News: It doesn’t have to cost a lot to race

The time for racing on the road is not far away and for newcomers, or even old hands, it’s time to think about getting that racing licence …

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Okay, racing bikes is expensive by the very nature bikes are not cheap but that doesn’t mean you can’t look at your options for the year ahead and maybe save a little money when it comes to getting a licence to race.

A quick check with British Cycling and a Gold membership package and licence will set a senior rider back £96 or a Silver membership and licence, £68 pounds. That will seem like good value to some with plenty of expendable income and a lot of money to others but if riders want to race in BC events for whatever reason, then it’s something they have to put up with.

But, if you just want to race, there are many cheaper options. One option that doesn’t cost anything is to get out with your local chaingang and rip it up that way with only the odd town sign as a finish line. Certainly, when I followed the Rotherham chaingang a while ago, I thought I was following a race there were so many riders having their legs ripped off by pro riders such as Russell and Dean Downing and Ben Swift. Good fun, brownie points to be won against some world class riders and a great social element when you get to the café.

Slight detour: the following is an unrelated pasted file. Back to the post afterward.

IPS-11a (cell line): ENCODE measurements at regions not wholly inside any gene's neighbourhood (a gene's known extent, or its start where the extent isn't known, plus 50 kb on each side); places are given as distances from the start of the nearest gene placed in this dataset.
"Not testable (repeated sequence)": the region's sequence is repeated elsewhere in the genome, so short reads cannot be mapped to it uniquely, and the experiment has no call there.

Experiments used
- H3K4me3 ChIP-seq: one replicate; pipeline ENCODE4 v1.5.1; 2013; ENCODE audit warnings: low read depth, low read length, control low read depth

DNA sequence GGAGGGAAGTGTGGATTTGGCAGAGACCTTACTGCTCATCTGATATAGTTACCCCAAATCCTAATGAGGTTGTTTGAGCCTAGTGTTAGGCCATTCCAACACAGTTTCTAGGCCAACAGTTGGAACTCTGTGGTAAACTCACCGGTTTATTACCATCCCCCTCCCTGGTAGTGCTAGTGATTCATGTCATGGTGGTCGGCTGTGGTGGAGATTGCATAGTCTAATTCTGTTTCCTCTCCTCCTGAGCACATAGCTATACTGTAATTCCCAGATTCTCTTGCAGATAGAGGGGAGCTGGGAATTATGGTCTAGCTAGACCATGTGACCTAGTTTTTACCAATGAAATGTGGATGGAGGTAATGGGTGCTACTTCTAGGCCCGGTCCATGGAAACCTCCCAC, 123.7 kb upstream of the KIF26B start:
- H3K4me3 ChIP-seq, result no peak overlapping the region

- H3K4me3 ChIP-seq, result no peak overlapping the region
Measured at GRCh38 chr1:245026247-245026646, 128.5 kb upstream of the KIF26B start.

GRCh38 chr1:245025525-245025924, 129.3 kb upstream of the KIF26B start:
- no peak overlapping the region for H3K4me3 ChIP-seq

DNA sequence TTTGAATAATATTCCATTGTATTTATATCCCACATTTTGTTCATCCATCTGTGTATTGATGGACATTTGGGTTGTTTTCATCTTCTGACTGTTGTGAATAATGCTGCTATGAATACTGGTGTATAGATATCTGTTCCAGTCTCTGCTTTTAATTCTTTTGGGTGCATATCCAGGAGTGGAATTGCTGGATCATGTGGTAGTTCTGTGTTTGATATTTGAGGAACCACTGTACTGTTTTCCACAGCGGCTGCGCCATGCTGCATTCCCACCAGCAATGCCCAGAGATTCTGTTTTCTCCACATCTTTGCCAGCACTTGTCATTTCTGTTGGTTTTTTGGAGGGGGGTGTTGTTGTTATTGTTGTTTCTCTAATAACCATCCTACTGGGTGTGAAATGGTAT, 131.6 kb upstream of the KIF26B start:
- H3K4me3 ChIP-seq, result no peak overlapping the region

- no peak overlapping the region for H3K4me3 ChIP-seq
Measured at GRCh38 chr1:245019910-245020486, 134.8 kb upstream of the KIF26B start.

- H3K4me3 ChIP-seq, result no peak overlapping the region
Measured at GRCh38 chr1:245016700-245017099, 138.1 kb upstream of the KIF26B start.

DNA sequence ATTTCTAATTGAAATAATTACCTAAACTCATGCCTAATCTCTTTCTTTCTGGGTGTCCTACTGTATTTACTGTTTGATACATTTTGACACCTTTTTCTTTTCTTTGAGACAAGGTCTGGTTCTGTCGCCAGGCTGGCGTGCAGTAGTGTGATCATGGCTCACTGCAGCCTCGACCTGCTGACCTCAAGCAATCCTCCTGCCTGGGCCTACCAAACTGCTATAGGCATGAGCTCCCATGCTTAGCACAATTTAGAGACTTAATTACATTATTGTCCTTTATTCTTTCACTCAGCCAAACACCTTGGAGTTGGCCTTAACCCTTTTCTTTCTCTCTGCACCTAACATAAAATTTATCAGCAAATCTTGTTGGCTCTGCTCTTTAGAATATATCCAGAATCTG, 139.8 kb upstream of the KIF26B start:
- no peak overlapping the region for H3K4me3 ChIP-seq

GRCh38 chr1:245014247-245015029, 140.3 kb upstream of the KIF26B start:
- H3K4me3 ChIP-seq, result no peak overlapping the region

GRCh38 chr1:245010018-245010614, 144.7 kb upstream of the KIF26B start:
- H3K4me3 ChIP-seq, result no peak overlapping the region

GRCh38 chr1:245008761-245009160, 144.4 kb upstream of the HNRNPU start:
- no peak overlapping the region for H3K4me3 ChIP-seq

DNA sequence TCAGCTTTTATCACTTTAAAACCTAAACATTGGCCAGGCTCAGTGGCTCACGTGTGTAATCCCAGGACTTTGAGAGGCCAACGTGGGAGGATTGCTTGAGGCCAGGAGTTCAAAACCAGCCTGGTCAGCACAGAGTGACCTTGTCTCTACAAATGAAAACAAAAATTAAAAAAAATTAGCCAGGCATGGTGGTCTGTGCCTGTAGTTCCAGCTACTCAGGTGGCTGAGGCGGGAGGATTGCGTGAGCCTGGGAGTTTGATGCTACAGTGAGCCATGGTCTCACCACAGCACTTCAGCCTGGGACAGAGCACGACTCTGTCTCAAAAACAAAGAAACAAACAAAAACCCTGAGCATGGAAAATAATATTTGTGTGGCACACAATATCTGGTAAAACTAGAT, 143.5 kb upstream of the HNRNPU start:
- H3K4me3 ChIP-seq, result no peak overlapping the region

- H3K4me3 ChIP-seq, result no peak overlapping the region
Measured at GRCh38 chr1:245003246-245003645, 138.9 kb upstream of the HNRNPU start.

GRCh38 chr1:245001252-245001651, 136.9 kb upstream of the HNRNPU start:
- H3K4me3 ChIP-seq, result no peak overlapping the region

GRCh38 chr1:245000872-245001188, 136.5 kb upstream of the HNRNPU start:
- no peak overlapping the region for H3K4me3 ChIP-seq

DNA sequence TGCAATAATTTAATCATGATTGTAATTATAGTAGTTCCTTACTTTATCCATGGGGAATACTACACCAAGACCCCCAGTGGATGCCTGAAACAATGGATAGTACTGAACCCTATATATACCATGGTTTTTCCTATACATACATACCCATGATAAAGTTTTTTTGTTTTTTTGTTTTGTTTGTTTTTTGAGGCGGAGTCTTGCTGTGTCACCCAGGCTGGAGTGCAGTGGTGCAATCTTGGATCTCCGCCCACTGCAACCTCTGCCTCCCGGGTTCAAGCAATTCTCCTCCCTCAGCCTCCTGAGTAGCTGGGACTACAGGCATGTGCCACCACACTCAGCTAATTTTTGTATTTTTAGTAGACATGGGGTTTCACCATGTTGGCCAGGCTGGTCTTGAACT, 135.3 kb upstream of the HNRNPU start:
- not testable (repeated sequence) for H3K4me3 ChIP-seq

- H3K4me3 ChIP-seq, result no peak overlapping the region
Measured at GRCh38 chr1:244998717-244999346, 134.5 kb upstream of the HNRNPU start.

If however you want to get involved in racing bikes with a ‘proper’ finish line, there are other options.

The time trial is a specialist race that has a rich history in this country and is also cheap to do. Entry fees for less than a tenner and all you need is to be a member of a club affiliated with Cycling Time Trials.  Cost of such memberships will vary but will be a fraction of the £96 for the BC licence. Time trials are also spread out through England and Wales and you’ll never be far from one if you fancy pinning a number on and putting yourself through the pain barrier all on your own some.

But, time trials can be a lonely pursuit unless it’s a team time trial and there will be those who hanker for a bunch race and for those, you could choose to race in events run under either or both the LVRC and TLI rules. Joining them is both uncomplicated and relatively cheap as Jim Golden explained to VeloUK.

Although the two organisations overlap, they both have their own unique characterships. LVRC provides racing exclusively for the over 40’s. In fact there are still over 80’s competing regularly explained Jim!

While the TLI also offers veterans racing, it’s most important contribution to cycle racing in the areas of the country where it operates, is providing the kind of grassroots road racing which riders can find nowhere else. Under 16’s, restricted to closed circuits in BC races, get the chance to compete on the road with the TLI, sometimes alongside their idols, which gives them a head start when they move on.

Just ask youngsters in the Isle of Man says Jim. The powers that be on the ‘Rock’ switched to organising their road racing through the TLI and they’re record of contributing some of the most outstanding riders in the history of the sport is second to none …

Schoolboy riders on the Island going on to be professionals and winning at the highest level possible; riders such as Mark Cavendish, Jonny Bellis and Peter Kennaugh to name but three.